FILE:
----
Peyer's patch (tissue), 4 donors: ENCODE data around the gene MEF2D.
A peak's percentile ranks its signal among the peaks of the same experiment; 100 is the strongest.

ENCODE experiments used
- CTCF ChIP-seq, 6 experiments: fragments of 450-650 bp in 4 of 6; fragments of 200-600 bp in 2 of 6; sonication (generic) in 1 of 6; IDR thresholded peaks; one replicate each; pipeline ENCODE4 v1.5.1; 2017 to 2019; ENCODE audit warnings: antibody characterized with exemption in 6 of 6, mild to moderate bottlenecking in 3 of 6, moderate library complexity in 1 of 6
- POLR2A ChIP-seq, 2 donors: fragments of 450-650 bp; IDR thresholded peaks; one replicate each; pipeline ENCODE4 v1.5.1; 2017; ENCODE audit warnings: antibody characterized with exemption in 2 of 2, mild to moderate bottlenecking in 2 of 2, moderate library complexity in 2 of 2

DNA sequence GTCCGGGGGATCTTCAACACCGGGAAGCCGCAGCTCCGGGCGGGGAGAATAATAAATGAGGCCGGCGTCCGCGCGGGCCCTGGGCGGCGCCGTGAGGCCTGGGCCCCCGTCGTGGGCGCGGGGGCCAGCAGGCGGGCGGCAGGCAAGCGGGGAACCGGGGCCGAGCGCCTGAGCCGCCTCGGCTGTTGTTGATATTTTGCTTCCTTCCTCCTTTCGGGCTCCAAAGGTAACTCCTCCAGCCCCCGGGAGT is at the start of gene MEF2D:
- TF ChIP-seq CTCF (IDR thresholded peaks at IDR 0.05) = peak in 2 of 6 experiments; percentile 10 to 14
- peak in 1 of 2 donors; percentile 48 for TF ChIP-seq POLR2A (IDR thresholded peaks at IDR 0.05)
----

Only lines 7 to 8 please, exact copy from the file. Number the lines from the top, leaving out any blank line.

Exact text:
- TF ChIP-seq CTCF (IDR thresholded peaks at IDR 0.05) = peak in 2 of 6 experiments; percentile 10 to 14
- peak in 1 of 2 donors; percentile 48 for TF ChIP-seq POLR2A (IDR thresholded peaks at IDR 0.05)